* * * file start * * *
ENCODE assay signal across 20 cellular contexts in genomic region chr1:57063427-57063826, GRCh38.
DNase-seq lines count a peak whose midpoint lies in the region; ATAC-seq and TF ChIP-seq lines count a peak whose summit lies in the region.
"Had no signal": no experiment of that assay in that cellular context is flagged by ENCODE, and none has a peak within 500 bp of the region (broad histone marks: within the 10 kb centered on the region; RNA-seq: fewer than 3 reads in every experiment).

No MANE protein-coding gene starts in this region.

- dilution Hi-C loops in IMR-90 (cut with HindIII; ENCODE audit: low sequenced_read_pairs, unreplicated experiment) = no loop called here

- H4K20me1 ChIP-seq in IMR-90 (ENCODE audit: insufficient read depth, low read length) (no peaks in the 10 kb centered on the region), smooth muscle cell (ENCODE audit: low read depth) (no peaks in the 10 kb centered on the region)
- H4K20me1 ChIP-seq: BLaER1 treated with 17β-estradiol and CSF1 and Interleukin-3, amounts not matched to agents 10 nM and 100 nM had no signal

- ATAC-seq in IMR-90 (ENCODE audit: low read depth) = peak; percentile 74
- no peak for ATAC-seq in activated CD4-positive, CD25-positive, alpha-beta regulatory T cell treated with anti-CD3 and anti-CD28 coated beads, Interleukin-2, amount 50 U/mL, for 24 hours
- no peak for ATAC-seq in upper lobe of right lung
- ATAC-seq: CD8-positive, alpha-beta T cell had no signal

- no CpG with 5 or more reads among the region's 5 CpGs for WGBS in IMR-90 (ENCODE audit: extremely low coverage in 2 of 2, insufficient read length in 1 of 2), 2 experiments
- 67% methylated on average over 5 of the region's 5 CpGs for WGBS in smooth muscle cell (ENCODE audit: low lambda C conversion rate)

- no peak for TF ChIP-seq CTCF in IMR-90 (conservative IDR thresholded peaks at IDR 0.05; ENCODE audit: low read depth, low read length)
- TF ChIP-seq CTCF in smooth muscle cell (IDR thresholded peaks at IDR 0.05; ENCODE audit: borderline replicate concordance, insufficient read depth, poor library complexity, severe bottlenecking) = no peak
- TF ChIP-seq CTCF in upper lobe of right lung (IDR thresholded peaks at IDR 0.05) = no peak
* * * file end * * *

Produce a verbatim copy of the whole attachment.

ENCODE assay signal across 20 cellular contexts in genomic region chr1:57063427-57063826, GRCh38.
DNase-seq lines count a peak whose midpoint lies in the region; ATAC-seq and TF ChIP-seq lines count a peak whose summit lies in the region.
"Had no signal": no experiment of that assay in that cellular context is flagged by ENCODE, and none has a peak within 500 bp of the region (broad histone marks: within the 10 kb centered on the region; RNA-seq: fewer than 3 reads in every experiment).

No MANE protein-coding gene starts in this region.

- dilution Hi-C loops in IMR-90 (cut with HindIII; ENCODE audit: low sequenced_read_pairs, unreplicated experiment) = no loop called here

- H4K20me1 ChIP-seq in IMR-90 (ENCODE audit: insufficient read depth, low read length) (no peaks in the 10 kb centered on the region), smooth muscle cell (ENCODE audit: low read depth) (no peaks in the 10 kb centered on the region)
- H4K20me1 ChIP-seq: BLaER1 treated with 17β-estradiol and CSF1 and Interleukin-3, amounts not matched to agents 10 nM and 100 nM had no signal

- ATAC-seq in IMR-90 (ENCODE audit: low read depth) = peak; percentile 74
- no peak for ATAC-seq in activated CD4-positive, CD25-positive, alpha-beta regulatory T cell treated with anti-CD3 and anti-CD28 coated beads, Interleukin-2, amount 50 U/mL, for 24 hours
- no peak for ATAC-seq in upper lobe of right lung
- ATAC-seq: CD8-positive, alpha-beta T cell had no signal

- no CpG with 5 or more reads among the region's 5 CpGs for WGBS in IMR-90 (ENCODE audit: extremely low coverage in 2 of 2, insufficient read length in 1 of 2), 2 experiments
- 67% methylated on average over 5 of the region's 5 CpGs for WGBS in smooth muscle cell (ENCODE audit: low lambda C conversion rate)

- no peak for TF ChIP-seq CTCF in IMR-90 (conservative IDR thresholded peaks at IDR 0.05; ENCODE audit: low read depth, low read length)
- TF ChIP-seq CTCF in smooth muscle cell (IDR thresholded peaks at IDR 0.05; ENCODE audit: borderline replicate concordance, insufficient read depth, poor library complexity, severe bottlenecking) = no peak
- TF ChIP-seq CTCF in upper lobe of right lung (IDR thresholded peaks at IDR 0.05) = no peak